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By Hiran H. Senewiratne

Sri Lanka’s level of inflation is very high and has surpassed the 13-year single digit inflation level this year and is now above 25%. The Central Bank is keen to address this issue. Revising fuel prices and increasing electricity tariffs are among the eight policy measures that CBSL has proposed to the government to enable the country to face the current economic challenges, said the Governor of the Central Bank, Ajith Nivard Cabraal.

“High food inflation of around over 25% and co-inflation has been of major concern to the Central Bank and it has now introduced/recommended eight policy measures to the government to further tighten monetary policy to deal with these economic challenges, the central bank said. The Bank Governor told the media at the second monthly monetary policy review meeting for this year yesterday. The event took place at the Central Bank Auditorium in Colombo.

Apart from revising fuel prices and increasing electricity tariffs, the other policy measures targeted are; discourage sourcing of non-essential and non-emergency goods, encourage foreign remittances to funds, energy conservation, promote renewable energy, impose taxes to increase government revenue, mobilize foreign financing and inflows non-debt related, monetize non-strategic and underutilized assets and postpone non-essential and non-emergency projects for the time being.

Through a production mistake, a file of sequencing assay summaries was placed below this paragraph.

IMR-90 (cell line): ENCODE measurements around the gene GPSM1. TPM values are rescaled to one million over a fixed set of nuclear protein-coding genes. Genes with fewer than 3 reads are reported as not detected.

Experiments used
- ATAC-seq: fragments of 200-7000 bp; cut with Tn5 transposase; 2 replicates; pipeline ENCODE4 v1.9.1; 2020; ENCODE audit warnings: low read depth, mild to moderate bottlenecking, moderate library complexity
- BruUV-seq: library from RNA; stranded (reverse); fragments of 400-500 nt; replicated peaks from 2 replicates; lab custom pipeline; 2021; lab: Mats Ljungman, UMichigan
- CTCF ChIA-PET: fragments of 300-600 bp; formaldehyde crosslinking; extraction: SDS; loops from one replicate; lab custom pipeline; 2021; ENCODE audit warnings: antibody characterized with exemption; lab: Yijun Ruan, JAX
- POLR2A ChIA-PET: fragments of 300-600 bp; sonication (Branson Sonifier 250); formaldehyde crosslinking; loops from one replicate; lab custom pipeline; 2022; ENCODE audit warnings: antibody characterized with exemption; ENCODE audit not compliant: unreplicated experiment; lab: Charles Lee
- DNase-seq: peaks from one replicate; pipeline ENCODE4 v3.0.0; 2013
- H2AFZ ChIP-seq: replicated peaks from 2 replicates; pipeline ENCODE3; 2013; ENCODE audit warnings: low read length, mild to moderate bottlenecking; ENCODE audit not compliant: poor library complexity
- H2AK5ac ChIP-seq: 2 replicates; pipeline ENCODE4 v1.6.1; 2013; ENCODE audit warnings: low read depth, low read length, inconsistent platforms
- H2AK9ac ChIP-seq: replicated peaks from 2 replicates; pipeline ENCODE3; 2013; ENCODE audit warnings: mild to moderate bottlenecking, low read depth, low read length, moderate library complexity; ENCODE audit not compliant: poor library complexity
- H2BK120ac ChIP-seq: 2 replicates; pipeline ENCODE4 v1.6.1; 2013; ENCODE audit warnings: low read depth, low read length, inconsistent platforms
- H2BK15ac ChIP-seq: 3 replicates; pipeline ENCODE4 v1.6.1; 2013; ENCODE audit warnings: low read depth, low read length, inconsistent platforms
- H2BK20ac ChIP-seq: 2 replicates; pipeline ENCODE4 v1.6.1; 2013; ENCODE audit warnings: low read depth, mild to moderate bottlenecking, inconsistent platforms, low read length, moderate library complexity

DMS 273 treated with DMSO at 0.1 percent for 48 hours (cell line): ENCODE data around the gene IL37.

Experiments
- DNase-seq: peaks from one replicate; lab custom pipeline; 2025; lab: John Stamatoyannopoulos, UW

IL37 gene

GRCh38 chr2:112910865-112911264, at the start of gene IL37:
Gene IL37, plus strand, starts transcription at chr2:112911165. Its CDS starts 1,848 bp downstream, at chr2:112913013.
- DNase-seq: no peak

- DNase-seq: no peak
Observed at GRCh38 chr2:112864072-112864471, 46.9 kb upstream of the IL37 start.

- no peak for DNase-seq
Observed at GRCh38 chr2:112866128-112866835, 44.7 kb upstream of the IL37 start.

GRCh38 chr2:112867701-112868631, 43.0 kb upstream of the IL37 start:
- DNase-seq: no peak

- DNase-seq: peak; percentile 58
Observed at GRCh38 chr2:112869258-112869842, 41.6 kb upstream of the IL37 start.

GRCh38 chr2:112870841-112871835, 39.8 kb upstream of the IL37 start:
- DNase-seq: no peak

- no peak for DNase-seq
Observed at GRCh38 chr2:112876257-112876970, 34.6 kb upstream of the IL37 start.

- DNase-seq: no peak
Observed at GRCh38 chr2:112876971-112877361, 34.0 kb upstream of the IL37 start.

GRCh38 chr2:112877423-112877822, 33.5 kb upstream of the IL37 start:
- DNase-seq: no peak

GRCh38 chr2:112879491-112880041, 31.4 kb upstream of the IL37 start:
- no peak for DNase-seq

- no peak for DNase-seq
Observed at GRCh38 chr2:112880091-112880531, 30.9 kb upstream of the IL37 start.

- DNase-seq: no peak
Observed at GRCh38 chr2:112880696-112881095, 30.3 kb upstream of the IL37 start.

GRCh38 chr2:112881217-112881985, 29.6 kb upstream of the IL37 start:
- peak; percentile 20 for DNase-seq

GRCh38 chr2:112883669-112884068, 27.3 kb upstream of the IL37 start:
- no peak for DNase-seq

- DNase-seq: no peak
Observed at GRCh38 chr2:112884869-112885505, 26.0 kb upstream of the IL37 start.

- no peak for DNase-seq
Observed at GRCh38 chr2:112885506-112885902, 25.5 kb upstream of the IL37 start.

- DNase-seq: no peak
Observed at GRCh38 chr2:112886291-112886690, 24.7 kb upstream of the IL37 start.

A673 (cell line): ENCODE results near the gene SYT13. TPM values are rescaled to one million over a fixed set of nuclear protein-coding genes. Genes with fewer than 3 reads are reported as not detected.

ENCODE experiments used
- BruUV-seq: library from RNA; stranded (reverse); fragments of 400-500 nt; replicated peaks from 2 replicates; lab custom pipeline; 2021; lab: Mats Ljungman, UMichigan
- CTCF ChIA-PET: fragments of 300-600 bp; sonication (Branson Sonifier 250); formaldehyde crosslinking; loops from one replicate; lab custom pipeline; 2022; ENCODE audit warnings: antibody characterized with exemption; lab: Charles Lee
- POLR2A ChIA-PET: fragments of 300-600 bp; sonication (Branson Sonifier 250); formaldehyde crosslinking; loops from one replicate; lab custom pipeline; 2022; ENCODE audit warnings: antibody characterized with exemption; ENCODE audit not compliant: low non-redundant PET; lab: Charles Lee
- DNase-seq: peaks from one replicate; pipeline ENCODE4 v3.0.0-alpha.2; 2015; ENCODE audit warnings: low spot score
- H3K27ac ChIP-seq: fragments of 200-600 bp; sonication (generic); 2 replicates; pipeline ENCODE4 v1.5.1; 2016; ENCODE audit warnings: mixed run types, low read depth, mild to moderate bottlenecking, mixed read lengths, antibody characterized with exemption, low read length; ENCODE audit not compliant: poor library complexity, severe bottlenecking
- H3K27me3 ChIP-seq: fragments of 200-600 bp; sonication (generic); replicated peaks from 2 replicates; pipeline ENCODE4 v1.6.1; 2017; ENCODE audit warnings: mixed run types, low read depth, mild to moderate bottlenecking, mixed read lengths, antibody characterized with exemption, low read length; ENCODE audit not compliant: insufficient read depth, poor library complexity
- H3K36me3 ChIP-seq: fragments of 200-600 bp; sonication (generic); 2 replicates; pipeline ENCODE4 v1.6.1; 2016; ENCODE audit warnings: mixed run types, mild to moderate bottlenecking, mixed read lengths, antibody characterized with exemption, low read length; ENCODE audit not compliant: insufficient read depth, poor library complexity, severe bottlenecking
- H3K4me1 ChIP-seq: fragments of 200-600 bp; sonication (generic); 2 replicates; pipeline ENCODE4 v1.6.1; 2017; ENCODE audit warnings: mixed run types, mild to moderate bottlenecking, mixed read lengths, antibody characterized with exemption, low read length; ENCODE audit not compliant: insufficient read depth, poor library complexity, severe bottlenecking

“These eight policy measures are very similar to IMF recommendations, which could sometimes be worse than our recommendations,” Governor Cabraal said.

Cabraal added: “It has been decided to increase both the deposit rate and the lending rate by 100 basis points each after carefully considering current and expected macroeconomic developments, both globally and domestically.

“The Monetary Board of the Central Bank, at its meeting of March 3, 2022, reinforcing its position adopted in January 2022, decided to increase the rate of the permanent deposit facility (SDFR) and the rate of the permanent deposit facility of loan (SLFR) at 6.50 percent. cent and 7.50 percent respectively. The statutory reserve ratio (SRR), meanwhile, remains unchanged at 4.00%.

“It has been decided to revise upwards the caps on credit card interest rates to 20% per annum, on prearranged temporary overdrafts to 18% per annum and on pledge facilities to 12 % per year. Instructions for applying these regulated interest rates will be published shortly.

“These measures will alleviate the possible build-up of underlying demand pressures in the economy, which, in turn, will help ease pressures in the external sector, thereby supporting greater macroeconomic stability.

“The Board is of the view that, at the same time, concerted efforts will need to be made urgently by the government to complement the efforts of the Central Bank to overcome the current economic challenges.

“CBSL will continue to closely monitor emerging macroeconomic and financial developments, both globally and domestically, and will stand ready to take further action, as appropriate, with the aim of ensuring stability on the frontlines of the crisis. inflation, the external sector and the financial sector, thus sustainably supporting real economic activity.

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